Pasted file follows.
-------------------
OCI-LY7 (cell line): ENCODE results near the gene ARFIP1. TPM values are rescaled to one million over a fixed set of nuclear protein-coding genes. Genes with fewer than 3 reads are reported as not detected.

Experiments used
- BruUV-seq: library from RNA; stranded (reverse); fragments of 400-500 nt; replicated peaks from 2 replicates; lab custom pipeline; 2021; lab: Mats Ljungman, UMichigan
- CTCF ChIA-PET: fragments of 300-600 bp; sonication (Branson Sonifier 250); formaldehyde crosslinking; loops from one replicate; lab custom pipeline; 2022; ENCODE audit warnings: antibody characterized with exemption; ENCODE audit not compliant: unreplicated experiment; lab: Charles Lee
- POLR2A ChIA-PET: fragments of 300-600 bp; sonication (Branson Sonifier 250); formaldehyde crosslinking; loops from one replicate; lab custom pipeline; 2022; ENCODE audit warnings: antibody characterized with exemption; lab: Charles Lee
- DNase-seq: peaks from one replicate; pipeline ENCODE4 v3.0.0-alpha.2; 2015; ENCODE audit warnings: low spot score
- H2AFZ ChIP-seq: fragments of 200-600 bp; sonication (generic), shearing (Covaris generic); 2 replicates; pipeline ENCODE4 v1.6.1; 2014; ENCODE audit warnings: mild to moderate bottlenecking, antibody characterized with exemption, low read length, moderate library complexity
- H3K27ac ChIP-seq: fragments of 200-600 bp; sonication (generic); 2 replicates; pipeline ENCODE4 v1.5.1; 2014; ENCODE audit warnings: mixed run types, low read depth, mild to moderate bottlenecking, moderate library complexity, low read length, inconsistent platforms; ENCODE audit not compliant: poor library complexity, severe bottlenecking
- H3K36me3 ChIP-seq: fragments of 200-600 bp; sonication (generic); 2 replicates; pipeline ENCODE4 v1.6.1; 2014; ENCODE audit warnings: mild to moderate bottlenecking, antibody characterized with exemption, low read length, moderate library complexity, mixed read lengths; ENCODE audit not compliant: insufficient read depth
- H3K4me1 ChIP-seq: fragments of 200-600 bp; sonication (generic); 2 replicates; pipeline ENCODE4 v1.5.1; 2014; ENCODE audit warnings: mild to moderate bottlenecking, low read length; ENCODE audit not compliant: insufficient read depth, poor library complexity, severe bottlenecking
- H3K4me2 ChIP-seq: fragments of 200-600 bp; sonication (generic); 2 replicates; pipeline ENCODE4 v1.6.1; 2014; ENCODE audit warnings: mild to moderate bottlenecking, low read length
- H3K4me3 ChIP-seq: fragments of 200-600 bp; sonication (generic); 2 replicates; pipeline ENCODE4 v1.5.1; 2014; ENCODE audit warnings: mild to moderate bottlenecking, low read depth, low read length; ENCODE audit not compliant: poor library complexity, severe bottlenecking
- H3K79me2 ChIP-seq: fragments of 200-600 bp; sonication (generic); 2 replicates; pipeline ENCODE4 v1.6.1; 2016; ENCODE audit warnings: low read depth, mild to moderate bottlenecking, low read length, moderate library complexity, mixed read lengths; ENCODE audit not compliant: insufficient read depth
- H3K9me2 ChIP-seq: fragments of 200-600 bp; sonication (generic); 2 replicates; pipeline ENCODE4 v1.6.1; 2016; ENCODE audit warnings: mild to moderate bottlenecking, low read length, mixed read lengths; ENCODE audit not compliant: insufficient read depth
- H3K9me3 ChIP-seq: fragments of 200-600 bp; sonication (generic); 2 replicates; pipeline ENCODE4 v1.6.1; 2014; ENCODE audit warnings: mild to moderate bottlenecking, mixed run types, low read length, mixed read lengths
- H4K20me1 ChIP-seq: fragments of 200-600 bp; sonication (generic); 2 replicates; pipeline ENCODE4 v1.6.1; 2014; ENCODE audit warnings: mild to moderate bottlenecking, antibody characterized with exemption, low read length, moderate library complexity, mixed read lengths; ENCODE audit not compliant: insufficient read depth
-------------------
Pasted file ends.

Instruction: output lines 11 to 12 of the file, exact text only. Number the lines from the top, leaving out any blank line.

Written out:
- H3K4me2 ChIP-seq: fragments of 200-600 bp; sonication (generic); 2 replicates; pipeline ENCODE4 v1.6.1; 2014; ENCODE audit warnings: mild to moderate bottlenecking, low read length
- H3K4me3 ChIP-seq: fragments of 200-600 bp; sonication (generic); 2 replicates; pipeline ENCODE4 v1.5.1; 2014; ENCODE audit warnings: mild to moderate bottlenecking, low read depth, low read length; ENCODE audit not compliant: poor library complexity, severe bottlenecking